At this point, it’s hard to recall how I first got involved. The Heights’ campus seemed like pretty much every other school when my son attended (up through last year) but I knew the buildings were aging and due for a makeover. Why not now?
Then I heard about the fields being shriveled – consumed by parking spaces, an internal traffic queue, and ballooning buildings. My first thought was WHY. I thought the community school population was either on the downslope or flatlined. Why in the world would those amazing fields be targeted in a rebuild of the Heights? It seemed so incongruous and unnecessary that I had my doubts as to whether it could actually be true.
But it definitely got more personal then. Those outside play areas have been a big part of my family’s life – they are our public parks.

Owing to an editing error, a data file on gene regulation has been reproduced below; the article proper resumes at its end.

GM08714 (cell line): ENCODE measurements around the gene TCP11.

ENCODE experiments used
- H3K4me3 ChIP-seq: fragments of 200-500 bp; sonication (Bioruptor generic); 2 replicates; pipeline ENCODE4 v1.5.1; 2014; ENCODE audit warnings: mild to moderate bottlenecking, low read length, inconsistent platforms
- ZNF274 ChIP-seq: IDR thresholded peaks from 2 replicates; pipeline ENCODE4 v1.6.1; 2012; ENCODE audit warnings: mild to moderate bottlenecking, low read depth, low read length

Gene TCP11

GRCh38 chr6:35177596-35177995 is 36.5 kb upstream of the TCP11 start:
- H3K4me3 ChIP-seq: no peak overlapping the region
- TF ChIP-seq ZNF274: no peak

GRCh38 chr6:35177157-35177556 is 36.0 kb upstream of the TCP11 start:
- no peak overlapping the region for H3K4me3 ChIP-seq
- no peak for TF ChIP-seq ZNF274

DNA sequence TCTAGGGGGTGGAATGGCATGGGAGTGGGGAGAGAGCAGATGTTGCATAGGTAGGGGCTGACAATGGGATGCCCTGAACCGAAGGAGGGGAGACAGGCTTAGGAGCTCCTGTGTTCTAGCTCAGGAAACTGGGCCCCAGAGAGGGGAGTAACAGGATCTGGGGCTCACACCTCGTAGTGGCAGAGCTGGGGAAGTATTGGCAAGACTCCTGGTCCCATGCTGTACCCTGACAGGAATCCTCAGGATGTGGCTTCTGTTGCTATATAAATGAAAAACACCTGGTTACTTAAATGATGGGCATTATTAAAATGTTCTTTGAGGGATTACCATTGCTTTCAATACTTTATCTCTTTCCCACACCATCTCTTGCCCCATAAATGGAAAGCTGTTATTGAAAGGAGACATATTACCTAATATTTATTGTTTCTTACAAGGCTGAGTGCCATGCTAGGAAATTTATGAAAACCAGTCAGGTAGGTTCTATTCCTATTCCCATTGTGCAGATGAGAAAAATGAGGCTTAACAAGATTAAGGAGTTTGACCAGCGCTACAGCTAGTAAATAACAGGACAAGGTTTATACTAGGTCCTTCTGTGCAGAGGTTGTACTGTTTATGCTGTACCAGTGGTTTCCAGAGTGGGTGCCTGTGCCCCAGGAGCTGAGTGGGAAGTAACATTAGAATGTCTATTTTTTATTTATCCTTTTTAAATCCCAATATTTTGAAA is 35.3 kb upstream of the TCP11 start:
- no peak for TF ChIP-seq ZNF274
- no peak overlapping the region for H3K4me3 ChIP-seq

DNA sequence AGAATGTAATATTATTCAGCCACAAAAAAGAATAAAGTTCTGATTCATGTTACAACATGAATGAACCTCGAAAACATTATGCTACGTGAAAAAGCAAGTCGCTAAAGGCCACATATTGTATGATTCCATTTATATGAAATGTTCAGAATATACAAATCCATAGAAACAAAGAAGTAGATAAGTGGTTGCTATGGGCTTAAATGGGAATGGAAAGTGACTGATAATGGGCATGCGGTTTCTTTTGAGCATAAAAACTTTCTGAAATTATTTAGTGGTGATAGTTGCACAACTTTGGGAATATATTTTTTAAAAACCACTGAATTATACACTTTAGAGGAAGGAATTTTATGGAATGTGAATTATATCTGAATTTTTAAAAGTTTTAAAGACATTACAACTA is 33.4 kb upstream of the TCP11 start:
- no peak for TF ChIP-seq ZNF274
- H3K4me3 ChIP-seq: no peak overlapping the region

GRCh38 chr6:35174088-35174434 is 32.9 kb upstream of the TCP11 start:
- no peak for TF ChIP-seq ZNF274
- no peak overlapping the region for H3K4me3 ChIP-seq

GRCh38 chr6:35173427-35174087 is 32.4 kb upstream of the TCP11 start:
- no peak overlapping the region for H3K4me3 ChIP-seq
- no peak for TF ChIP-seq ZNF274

It motivated me to start digging into what was happening, and why. I found surprises, so I took extra time to make sure what I thought I had discovered was actually real. I checked and double checked, sometimes more. I cross examined others about what they thought they knew, and I cross examined myself. I made calls to experts and government officials. I studied the documents again and again. I had a TON of help from many great people and could not have done this alone by any stretch, but this story is about my journey.
Most of what I learned is on this website, or soon will be. It’s different than what you’ve been told. I think there might well be some shock. I’m sorry if it upsets anyone. But I feel certain it must be shared.
The most disappointing thing I discovered was the widespread agreement in the community that losing the fields was a tragedy – yet the pervasive belief it was inevitable. Time and again I heard “I agree, but what can we do?”
We formed this organization to find out.
Play Outside Del Mar